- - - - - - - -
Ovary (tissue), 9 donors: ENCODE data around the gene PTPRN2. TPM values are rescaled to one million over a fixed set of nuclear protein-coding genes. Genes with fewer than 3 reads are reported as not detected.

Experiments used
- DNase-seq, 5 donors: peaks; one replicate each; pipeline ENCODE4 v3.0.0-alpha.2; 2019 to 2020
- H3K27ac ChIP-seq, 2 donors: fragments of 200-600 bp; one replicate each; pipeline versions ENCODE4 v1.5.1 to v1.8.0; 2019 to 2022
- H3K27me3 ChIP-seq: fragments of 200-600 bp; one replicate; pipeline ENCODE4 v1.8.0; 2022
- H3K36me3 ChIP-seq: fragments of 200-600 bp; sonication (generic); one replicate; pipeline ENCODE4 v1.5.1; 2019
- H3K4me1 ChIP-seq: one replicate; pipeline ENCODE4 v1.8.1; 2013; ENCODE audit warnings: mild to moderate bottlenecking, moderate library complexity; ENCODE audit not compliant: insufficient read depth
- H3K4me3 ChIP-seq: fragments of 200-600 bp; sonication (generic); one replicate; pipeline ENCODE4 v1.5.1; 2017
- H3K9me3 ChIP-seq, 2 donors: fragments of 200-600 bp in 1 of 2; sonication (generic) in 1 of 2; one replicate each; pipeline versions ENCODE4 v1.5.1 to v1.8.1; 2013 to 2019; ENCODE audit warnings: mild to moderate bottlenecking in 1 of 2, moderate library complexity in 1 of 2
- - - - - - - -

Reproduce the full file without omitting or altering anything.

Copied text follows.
Ovary (tissue), 9 donors: ENCODE data around the gene PTPRN2. TPM values are rescaled to one million over a fixed set of nuclear protein-coding genes. Genes with fewer than 3 reads are reported as not detected.

Experiments used
- DNase-seq, 5 donors: peaks; one replicate each; pipeline ENCODE4 v3.0.0-alpha.2; 2019 to 2020
- H3K27ac ChIP-seq, 2 donors: fragments of 200-600 bp; one replicate each; pipeline versions ENCODE4 v1.5.1 to v1.8.0; 2019 to 2022
- H3K27me3 ChIP-seq: fragments of 200-600 bp; one replicate; pipeline ENCODE4 v1.8.0; 2022
- H3K36me3 ChIP-seq: fragments of 200-600 bp; sonication (generic); one replicate; pipeline ENCODE4 v1.5.1; 2019
- H3K4me1 ChIP-seq: one replicate; pipeline ENCODE4 v1.8.1; 2013; ENCODE audit warnings: mild to moderate bottlenecking, moderate library complexity; ENCODE audit not compliant: insufficient read depth
- H3K4me3 ChIP-seq: fragments of 200-600 bp; sonication (generic); one replicate; pipeline ENCODE4 v1.5.1; 2017
- H3K9me3 ChIP-seq, 2 donors: fragments of 200-600 bp in 1 of 2; sonication (generic) in 1 of 2; one replicate each; pipeline versions ENCODE4 v1.5.1 to v1.8.1; 2013 to 2019; ENCODE audit warnings: mild to moderate bottlenecking in 1 of 2, moderate library complexity in 1 of 2